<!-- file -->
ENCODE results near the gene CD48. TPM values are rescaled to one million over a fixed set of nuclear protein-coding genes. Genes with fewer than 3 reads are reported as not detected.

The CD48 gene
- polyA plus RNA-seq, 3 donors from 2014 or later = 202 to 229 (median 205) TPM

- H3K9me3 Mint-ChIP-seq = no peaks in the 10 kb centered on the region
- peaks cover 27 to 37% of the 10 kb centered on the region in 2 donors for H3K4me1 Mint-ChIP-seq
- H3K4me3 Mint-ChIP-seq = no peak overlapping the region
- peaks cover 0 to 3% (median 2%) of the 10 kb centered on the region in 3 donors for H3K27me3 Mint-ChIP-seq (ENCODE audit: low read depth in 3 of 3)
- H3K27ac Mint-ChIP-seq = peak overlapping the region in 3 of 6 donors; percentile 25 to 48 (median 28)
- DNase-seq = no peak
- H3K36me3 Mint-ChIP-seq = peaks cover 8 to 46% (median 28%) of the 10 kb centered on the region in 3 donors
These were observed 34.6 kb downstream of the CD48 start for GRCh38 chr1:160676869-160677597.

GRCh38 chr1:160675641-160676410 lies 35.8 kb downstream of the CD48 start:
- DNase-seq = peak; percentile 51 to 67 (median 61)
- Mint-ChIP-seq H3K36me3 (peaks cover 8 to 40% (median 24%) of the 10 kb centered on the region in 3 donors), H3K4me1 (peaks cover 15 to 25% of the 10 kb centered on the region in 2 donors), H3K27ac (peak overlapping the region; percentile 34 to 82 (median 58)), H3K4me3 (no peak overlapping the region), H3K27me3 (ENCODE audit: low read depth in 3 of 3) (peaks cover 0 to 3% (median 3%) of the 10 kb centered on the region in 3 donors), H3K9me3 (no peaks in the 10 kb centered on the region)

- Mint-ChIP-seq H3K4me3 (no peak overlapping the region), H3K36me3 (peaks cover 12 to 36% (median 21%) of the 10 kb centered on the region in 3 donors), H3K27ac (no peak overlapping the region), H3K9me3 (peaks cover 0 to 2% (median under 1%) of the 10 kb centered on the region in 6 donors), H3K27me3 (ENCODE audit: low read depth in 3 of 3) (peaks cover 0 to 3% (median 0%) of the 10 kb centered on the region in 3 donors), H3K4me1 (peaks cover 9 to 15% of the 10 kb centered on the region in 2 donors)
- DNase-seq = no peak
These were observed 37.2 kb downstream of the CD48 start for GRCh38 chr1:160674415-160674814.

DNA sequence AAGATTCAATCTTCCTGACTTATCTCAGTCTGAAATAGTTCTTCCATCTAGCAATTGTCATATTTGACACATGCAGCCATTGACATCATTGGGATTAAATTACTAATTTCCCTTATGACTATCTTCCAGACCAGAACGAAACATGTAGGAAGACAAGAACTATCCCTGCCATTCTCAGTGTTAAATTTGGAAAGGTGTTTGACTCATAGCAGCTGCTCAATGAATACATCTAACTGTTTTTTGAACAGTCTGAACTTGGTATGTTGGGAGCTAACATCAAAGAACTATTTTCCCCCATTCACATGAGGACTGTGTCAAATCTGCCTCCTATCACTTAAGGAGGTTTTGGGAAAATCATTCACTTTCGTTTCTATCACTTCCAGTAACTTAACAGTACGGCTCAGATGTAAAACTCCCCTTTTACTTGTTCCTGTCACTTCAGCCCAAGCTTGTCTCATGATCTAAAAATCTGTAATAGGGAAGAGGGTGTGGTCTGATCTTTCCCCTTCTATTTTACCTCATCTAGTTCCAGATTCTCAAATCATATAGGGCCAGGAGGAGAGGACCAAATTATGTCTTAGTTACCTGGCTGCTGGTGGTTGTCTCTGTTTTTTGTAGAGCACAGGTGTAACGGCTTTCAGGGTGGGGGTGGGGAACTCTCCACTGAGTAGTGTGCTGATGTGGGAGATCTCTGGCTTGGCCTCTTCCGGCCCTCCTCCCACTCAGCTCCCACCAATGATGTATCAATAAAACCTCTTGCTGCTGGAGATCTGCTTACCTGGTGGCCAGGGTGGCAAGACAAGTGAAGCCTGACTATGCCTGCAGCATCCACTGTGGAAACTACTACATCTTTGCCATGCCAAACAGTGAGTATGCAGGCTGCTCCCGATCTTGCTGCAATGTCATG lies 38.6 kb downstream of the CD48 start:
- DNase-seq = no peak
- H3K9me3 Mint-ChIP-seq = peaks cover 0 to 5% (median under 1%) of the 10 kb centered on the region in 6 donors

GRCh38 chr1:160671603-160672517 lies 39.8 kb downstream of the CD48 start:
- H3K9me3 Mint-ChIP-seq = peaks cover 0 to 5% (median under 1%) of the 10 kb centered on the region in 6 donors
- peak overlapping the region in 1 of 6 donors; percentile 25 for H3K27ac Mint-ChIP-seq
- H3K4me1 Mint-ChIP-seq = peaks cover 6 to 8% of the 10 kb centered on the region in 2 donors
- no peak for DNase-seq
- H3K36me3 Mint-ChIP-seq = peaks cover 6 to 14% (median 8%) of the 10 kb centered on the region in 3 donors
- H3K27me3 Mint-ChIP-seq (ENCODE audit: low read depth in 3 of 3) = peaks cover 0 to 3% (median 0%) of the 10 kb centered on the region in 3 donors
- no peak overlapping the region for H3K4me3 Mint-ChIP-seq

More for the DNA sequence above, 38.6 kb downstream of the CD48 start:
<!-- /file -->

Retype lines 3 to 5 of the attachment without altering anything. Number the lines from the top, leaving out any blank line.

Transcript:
- polyA plus RNA-seq, 3 donors from 2014 or later = 202 to 229 (median 205) TPM

- H3K9me3 Mint-ChIP-seq = no peaks in the 10 kb centered on the region
- peaks cover 27 to 37% of the 10 kb centered on the region in 2 donors for H3K4me1 Mint-ChIP-seq